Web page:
A report issued by the 10 Northeast and Mid-Atlantic states participating in the Regional Greenhouse Gas Initiative (RGGI) shows that the competitive process is working as intended in the secondary market for carbon dioxide (CO2) allowances. The report concludes that there is no evidence of anti-competitive conduct amongst participants, such as electric utility companies, commodity brokers and financial speculators.
‘Report on the Secondary Market for RGGI CO2 Allowances,’ which addresses the period from August 2008 to January 2009, was prepared by Potomac Economics, RGGI's independent market monitor.
Other key findings include the following:
– Although trading volumes remain light compared to the number of allowances sold in auctions, the average volume of allowance futures trading grew from 155,000 allowances per day in September 2008 to 330,000 per day in January 2009;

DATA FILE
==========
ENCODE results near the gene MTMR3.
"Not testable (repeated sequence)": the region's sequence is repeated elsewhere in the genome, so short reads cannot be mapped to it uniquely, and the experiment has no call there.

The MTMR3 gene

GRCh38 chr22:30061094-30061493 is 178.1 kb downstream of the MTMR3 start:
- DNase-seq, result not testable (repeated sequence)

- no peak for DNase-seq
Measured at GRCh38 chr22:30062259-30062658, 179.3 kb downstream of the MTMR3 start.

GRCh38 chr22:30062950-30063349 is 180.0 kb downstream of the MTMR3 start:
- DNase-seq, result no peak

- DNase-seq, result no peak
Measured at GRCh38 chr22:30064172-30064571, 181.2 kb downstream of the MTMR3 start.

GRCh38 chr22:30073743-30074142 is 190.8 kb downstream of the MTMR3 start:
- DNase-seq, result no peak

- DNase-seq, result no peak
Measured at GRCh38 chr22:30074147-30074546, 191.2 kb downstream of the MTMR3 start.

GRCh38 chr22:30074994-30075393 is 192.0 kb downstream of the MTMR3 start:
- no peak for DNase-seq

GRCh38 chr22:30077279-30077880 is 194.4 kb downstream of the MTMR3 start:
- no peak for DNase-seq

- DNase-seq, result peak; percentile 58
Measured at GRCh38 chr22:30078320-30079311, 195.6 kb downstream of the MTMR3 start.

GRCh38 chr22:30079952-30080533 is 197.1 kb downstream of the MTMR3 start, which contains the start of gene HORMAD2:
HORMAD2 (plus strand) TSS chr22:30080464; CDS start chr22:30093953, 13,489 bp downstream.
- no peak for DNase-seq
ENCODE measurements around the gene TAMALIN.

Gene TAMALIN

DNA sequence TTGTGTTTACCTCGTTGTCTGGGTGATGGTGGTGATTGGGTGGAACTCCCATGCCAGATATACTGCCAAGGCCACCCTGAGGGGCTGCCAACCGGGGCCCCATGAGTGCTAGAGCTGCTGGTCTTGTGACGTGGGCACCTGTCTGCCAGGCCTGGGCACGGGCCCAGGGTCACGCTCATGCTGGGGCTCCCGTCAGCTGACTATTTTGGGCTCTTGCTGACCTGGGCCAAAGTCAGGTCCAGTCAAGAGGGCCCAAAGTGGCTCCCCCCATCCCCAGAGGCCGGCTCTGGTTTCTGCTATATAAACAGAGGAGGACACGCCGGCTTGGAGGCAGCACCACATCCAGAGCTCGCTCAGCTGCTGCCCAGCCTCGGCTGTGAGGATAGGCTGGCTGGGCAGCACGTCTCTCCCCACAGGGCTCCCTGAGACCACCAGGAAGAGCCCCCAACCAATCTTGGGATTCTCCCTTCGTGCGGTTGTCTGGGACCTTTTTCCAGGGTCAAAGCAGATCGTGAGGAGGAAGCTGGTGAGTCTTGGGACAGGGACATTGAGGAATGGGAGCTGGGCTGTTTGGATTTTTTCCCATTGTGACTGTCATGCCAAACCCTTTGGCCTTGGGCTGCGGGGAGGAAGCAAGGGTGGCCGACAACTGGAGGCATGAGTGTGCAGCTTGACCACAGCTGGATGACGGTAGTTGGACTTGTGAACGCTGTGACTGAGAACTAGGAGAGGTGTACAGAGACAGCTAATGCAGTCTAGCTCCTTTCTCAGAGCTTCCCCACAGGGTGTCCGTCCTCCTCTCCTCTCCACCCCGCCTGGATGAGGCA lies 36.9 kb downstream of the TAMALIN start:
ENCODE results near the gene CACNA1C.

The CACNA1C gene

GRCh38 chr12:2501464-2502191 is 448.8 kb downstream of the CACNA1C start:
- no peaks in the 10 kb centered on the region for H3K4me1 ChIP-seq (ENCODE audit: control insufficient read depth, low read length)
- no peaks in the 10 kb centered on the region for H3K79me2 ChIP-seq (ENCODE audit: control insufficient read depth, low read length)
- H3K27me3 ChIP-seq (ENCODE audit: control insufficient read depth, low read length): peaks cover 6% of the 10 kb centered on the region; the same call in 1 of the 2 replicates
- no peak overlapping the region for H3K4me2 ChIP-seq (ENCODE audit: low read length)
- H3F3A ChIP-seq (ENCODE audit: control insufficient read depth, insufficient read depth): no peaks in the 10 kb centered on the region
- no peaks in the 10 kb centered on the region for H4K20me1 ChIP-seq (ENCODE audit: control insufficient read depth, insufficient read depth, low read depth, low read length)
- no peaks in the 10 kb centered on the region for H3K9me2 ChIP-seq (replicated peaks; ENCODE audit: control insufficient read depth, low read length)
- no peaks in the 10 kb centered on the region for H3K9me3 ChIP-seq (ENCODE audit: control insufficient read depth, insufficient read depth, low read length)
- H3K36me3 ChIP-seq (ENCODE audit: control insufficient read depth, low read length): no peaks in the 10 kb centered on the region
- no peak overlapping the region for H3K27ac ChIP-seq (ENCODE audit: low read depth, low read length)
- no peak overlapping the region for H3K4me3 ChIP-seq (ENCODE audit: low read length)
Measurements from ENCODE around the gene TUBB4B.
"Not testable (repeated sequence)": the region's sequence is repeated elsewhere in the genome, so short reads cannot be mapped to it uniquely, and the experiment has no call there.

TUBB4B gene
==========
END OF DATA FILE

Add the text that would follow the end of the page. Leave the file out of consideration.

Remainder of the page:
– Despite continued fluctuations in market price, overall market volatility has declined over the period of study; and
– At least 25 firms have participated in the trading of standard futures and options contracts on public exchanges, which is a positive sign for the competitiveness of the secondary market at this early stage.
Potomac's conclusions were based on the analysis of data reported to the Commodity Futures Trading Commission, the Chicago Climate Futures Exchange and other data.
For more information, visit rggi.org.
SOURCE: Regional Greenhouse Gas Initiative